In Afghanistan, blood tests are identifying where vaccination campaigns are working, and where gaps remain to be filled.
On World Children’s Day we look at how the polio eradication programme contributes to ensuring children receive vital vaccines against polio and other vaccine preventable diseases.
In Nigeria’s north-eastern Borno state, children displaced by ongoing conflict are being reached with essential immunization and health care services, thanks to a strong network of Volunteer Community Mobilisers established by the polio eradication programme.
Polio this week as of 15 November 2017
New on polioeradication.org: Polio infrastructure helping to stop malaria in Nigeria, and Innovations in reverse cold-chain building resilience for disease surveillance in Sudan.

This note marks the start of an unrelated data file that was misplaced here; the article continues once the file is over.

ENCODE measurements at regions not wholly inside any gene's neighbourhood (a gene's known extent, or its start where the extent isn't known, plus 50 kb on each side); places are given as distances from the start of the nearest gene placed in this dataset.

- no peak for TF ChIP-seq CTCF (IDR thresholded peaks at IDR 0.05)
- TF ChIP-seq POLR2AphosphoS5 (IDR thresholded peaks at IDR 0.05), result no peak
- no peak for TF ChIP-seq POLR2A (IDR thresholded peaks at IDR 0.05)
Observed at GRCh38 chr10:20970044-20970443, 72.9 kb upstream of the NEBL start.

Underlining their commitment to a polio-free world for all future generations, Italy has provided €4.5 million to deliver polio vaccines in Afghanistan and Pakistan.
With families on the move posing one of the biggest challenges to eradication in Pakistan, an innovative campaign is vaccinating children on trains.
Dressed in a blue uniform, carrying a vaccine carrier on his shoulder, Imran Khan is a polio vaccinator working at Karachi Cantonment Railway station. “I make sure no child under five travelling by train is missed during the immunization campaign,” he says. Apart from vaccinating children, Imran also sensitizes their parents on the importance of vaccination and threats posed by the crippling disease.
A new approach is helping to improve Sudan’s ability to identify the poliovirus and remain polio-free, despite challenges
It starts with a sick child, whose arms or legs have suddenly become weak and floppy. A trip to the local health centre, which could be many miles away, confirms that the child is showing classic signs of acute flaccid paralysis. This is one of the key indicators for poliovirus and kick starts the polio surveillance system into action.